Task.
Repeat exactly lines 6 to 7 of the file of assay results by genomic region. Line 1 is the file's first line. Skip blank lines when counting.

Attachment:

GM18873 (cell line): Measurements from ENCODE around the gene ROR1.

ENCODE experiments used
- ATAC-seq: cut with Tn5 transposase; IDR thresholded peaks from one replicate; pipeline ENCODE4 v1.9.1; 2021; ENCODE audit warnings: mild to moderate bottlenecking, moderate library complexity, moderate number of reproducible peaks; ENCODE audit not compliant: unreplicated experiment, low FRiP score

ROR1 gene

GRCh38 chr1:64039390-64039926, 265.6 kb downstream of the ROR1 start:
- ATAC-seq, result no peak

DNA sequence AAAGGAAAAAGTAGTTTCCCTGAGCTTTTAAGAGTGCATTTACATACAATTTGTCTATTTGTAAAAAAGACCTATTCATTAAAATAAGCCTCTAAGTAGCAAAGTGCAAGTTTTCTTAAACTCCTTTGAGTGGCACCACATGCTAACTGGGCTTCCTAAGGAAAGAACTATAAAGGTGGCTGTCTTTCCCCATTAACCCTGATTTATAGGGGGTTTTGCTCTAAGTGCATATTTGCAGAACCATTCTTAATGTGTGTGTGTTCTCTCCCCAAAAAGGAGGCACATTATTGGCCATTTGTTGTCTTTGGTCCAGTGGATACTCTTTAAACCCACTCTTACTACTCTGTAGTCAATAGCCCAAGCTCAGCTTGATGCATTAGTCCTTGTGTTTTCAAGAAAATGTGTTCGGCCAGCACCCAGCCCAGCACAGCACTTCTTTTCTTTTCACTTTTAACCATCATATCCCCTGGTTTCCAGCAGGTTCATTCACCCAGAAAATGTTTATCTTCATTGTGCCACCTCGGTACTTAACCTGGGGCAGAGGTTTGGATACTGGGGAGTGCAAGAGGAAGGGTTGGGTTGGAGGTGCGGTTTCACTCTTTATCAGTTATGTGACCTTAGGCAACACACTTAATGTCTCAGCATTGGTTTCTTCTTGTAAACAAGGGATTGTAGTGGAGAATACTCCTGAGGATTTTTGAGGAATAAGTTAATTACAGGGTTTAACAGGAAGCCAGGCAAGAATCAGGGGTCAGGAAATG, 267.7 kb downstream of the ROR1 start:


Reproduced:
- ATAC-seq, result no peak

DNA sequence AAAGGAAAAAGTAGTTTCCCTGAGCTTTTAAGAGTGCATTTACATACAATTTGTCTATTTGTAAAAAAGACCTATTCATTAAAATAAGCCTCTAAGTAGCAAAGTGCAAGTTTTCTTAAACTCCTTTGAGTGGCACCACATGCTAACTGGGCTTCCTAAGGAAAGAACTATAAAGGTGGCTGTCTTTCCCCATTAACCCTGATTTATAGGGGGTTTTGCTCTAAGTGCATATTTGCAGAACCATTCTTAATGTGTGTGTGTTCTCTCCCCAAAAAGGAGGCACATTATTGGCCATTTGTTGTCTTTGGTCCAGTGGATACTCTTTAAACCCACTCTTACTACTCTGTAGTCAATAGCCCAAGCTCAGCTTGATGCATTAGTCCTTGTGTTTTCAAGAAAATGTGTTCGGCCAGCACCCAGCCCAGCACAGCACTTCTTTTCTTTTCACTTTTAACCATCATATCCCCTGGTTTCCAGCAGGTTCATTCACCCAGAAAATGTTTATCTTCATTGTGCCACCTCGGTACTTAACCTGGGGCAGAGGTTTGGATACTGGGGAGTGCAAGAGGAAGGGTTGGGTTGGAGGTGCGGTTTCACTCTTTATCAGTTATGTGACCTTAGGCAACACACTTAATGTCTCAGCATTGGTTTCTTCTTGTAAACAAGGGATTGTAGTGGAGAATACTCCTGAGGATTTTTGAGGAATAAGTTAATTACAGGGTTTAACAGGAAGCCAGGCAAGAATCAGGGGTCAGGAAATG, 267.7 kb downstream of the ROR1 start: